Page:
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Listening is something that takes mental energy for anyone who has relied on lipreading. It would be just as difficult and tiring for someone who has suddenly gone almost completely deaf trying to communicate mostly by lipreading! We can also compare the process with swimming. Nobody can swim for you. Most of us get quite tired after a little bit of swimming, but with consistent training it becomes easier. The trick is to break down the process into manageable chunks. Make it fun, rather than a chore. Try using audiobooks plus the actual book for simultaneous reading - like training wheels on a bike. Make it fun by choosing a story that will captivate you and you will almost forget that your hearing is getting the listening practice it needs. Talk to your audiologist about it. Audiobooks plus their corresponding books can be expensive, so start easy by borrowing from your local or regional library. You can also download free audiobooks online such as www.booksshouldbefree. com. Your auditory a ention and concentration will gradually strengthen, so that you can look forward to hearing more naturally and without so much effort over time regardless of your age!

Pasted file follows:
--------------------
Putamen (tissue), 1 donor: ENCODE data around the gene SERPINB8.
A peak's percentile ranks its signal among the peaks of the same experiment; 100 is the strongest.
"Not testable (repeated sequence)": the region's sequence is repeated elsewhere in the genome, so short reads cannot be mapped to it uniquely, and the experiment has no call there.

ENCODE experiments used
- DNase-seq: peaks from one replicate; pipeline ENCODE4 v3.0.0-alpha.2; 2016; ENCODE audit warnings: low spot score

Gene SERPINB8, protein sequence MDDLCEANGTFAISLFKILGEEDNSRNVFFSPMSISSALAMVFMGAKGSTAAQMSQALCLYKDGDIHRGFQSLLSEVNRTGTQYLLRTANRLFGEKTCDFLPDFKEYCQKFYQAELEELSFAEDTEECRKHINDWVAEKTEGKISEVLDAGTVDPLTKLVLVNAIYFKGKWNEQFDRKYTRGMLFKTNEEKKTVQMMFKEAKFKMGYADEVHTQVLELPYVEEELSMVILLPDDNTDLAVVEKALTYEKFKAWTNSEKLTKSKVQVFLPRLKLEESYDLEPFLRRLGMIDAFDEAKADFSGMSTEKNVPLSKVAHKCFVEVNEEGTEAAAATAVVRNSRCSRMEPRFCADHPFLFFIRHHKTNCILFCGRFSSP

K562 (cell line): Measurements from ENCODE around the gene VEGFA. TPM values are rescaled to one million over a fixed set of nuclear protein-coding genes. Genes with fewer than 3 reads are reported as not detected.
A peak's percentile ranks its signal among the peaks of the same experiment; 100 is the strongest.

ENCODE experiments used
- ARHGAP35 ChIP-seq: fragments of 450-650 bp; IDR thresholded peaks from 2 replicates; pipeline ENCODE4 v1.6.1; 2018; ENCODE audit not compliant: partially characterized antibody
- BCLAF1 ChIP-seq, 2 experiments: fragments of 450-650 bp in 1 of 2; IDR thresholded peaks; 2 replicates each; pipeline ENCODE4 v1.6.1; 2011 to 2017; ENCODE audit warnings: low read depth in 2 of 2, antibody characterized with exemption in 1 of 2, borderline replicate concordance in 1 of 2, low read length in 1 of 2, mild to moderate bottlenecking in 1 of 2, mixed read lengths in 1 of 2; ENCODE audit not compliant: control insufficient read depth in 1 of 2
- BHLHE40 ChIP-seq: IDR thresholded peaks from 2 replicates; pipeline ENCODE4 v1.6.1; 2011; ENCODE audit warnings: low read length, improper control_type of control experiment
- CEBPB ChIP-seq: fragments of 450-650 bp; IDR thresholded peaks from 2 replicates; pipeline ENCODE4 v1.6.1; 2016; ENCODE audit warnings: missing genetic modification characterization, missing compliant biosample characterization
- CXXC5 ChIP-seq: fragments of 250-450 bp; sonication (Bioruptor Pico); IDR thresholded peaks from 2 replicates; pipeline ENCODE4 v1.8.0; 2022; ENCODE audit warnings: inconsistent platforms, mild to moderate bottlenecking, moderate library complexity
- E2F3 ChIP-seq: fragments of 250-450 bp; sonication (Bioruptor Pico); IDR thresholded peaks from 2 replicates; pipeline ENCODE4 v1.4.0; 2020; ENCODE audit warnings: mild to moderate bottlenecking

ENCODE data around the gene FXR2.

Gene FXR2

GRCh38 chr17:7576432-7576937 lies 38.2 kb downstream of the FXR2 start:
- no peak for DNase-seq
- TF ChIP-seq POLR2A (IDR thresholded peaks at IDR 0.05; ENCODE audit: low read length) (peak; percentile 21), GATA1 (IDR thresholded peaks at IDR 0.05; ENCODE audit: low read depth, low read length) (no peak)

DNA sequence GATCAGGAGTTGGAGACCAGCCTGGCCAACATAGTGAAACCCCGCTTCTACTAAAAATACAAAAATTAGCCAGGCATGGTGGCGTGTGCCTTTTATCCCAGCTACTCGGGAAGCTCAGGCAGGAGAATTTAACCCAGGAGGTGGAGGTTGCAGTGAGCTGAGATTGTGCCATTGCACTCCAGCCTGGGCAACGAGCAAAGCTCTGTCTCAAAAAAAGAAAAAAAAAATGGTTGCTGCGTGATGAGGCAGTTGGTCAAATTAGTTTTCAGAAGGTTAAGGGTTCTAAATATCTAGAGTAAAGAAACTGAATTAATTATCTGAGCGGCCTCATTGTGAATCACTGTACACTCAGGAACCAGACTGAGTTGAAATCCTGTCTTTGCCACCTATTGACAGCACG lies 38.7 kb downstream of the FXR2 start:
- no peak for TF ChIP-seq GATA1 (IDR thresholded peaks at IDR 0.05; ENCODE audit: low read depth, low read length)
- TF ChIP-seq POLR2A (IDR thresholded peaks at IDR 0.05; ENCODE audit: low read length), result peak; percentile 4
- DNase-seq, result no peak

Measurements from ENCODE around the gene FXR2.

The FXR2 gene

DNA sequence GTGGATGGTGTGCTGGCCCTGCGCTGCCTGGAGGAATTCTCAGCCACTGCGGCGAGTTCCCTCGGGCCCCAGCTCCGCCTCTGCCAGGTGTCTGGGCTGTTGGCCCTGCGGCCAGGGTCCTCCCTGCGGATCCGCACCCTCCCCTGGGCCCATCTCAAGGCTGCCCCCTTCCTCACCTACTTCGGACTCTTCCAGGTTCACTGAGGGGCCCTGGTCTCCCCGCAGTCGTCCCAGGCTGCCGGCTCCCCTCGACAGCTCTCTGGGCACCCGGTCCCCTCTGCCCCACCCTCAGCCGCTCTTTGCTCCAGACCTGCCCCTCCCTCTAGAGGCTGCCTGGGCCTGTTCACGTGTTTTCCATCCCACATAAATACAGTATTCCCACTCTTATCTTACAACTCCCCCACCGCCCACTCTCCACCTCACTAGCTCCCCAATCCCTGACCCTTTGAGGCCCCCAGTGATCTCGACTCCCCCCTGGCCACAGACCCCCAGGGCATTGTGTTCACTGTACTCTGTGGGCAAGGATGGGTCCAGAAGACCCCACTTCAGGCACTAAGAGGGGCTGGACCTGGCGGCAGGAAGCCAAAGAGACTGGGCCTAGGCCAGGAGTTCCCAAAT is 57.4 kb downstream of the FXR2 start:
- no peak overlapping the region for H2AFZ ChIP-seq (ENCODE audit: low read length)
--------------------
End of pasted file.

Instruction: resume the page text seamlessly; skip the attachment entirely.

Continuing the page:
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Here is a link to Deafblindness support and information. They are based in Western Australia and supported by Senses Australia.

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Vision Statement: “For all young people who
are deaf to reach their potential in life.”

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